The problem of how to memorise 100s of passwords has a number of solutions.  Writing them down is highly undesirable whether that be on paper or electronically, and allowing a device's opertaing system, esp Windows to maintain a list of them is, imho, complete lunacy.

Is there another way ?  Yes I think there is.   You can create for yourself an algorithm or pattern for each of your passwords that allows you to deduce your password instead of remembering it.  A very basic example of this could be to create 2 part passwords with one part being a unique code that you will use for all your passwords and the other part having something to do with the website.  e.g. if your chosen code is XT17

XT17RBS - for your online banking with RBS

XT17TFL - for The Fresh Loaf

and so on.  Obviously this is a basic algorithm but even so, you could deduce your password for any website without having to remember anything.  You can make much more complex algorithms of course.  You might argue that if someone discovered one of your passwords they could deduce the rest but TBH if your password is somehow discoverable then there is something terribly wrong already.  The complexity of your algorithm can of course prevent this.  You could for example substitute letters, say using the letter 2 letters forward in the alphabet.  So RBS becomes TDU.  So the password becomes XT17TDU.  Not much there to suggest an algorithm to anyone.  Anyway, I'm sure you get the idea.   Beats trying to remember 100s of passwords or writing them down.

I would say in my defence, that as an ex-IT professional, no-end of friends and relatives have at times asked me to configure their home broadbands for them and / or resolve problems with devices like iPads that they have difficulty connecting.  In many many cases my efforts are totally scuppered because the people in question can never remember either their router logins and passwords or their ISP logins and passords and pretty much 99% of the time out comes some little notepad, often stored in the computer desk itself where all these passwords are written down.  Madness !  and so unnecessary if you use algorithms.

David Esq.'s picture
David Esq.

"but TBH if your password is somehow discoverable then there is something terribly wrong already."

Yes, indeed. And more often than not it is because some website was hacked and the passwords were not encrypted and were otherwise let loose, from which point it is only a matter of time before any duplicate password is subject to discovery, particularly if you happen to use the same username across websites that have the same password.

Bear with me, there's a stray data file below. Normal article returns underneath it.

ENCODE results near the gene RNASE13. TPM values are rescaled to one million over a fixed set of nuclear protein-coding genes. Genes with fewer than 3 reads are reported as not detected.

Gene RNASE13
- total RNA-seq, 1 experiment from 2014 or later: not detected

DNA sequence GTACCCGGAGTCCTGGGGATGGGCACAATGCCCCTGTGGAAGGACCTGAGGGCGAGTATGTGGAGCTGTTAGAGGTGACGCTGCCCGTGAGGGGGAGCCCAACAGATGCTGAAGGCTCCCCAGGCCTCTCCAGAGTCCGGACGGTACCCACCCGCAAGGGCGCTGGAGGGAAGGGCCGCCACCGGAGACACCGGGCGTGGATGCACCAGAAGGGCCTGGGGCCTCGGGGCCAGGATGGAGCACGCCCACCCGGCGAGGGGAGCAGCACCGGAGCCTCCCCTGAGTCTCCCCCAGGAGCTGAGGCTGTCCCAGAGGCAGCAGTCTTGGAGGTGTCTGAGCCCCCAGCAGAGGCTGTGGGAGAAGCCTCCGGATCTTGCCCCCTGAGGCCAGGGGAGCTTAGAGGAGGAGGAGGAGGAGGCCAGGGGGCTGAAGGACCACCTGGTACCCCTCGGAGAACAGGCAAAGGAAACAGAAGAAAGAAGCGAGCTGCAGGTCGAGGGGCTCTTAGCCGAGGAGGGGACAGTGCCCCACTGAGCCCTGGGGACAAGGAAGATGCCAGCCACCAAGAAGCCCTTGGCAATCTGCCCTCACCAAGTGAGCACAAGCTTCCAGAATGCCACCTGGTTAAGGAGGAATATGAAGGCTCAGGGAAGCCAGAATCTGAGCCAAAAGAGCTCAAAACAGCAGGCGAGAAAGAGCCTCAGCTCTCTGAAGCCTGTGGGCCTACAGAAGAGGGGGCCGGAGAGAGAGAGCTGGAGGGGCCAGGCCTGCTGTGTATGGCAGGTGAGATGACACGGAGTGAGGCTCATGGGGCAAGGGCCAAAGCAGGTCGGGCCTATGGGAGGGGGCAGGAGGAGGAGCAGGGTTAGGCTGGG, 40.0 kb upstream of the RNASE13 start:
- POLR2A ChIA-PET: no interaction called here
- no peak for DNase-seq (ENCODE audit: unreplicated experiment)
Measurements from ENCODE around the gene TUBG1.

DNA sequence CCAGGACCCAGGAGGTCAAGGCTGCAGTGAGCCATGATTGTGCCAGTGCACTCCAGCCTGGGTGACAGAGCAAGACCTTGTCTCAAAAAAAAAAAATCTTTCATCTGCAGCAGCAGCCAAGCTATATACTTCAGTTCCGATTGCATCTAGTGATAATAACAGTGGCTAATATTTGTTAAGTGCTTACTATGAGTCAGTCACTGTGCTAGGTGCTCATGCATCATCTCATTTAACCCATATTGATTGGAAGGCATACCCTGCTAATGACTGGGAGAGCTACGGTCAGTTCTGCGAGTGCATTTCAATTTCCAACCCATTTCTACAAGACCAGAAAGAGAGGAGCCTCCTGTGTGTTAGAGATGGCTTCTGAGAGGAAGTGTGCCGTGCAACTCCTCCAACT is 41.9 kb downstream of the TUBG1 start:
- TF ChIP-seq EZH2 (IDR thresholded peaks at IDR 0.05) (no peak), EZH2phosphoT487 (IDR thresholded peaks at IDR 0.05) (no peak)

I don't care what algorithm you may be running in your head, if I know your username and password for one site, it is not going to take more than 6 seconds for a computer to crack the rest of your passwords based on that in-your-head algorithm.

Granted, the risk is small, but not so small that I would not change every single password once I was alerted to the fact that one site let the cat out of the bag.

 

ElPanadero's picture
ElPanadero

if I know your username and password for one site, it is not going to take more than 6 seconds for a computer to crack the rest of your passwords based on that in-your-head algorithm.

That seems unlikely to me.  Your login names will be different on every site.  It's not the login names that we generally forget, its the passwords.  For example, I am only ELPanadero on this site.  It's not a login name I am likely to forget.  Other sites like banks tend to enforce particular login names perhaps using Date Of Birth and code numbers etc.   Also a computer would have to know that an algorithm was used to generate the password.  Why would it assume this?  and what could it deduce from a password like XT17TDU ?  How would it know which part was the constant code (XT17) and which the deducable part?   It would really be reliant on using brute force techniques and for serious website like banks, the account would be locked out after 3 attempts.  All risks aside, I think using a reasonable complex algorithm is the best solution to the human problem of trying to remember 100s of strong passwords.

Also I agree with you entirely that if one of your accounts does get compromised, then I'd go and change all my passwords everywhere else (once I was sure my PC was clean of any viruses).

Jim Burgin's picture
Jim Burgin

Thanks much ElPanadero,

For your thoughtful reply.  I am about to look into doing what you suggest.

Best,

Jim Burgin

 

Jim Burgin's picture
Jim Burgin

ElPanadero,

Thank you so very much.  I did as you suggested and am now able to log in flawlessly on both my desk top and tablet!  Best wishes.

Jim Burgin

Jim Burgin's picture
Jim Burgin

ElPanadero,

Thank you so very much.  I did as you suggested and am now able to log into the site on both my desktop and tablet!  Best wishes.

Jim Burgin

ElPanadero's picture
ElPanadero

Glad you are sorted. Enjoy the site.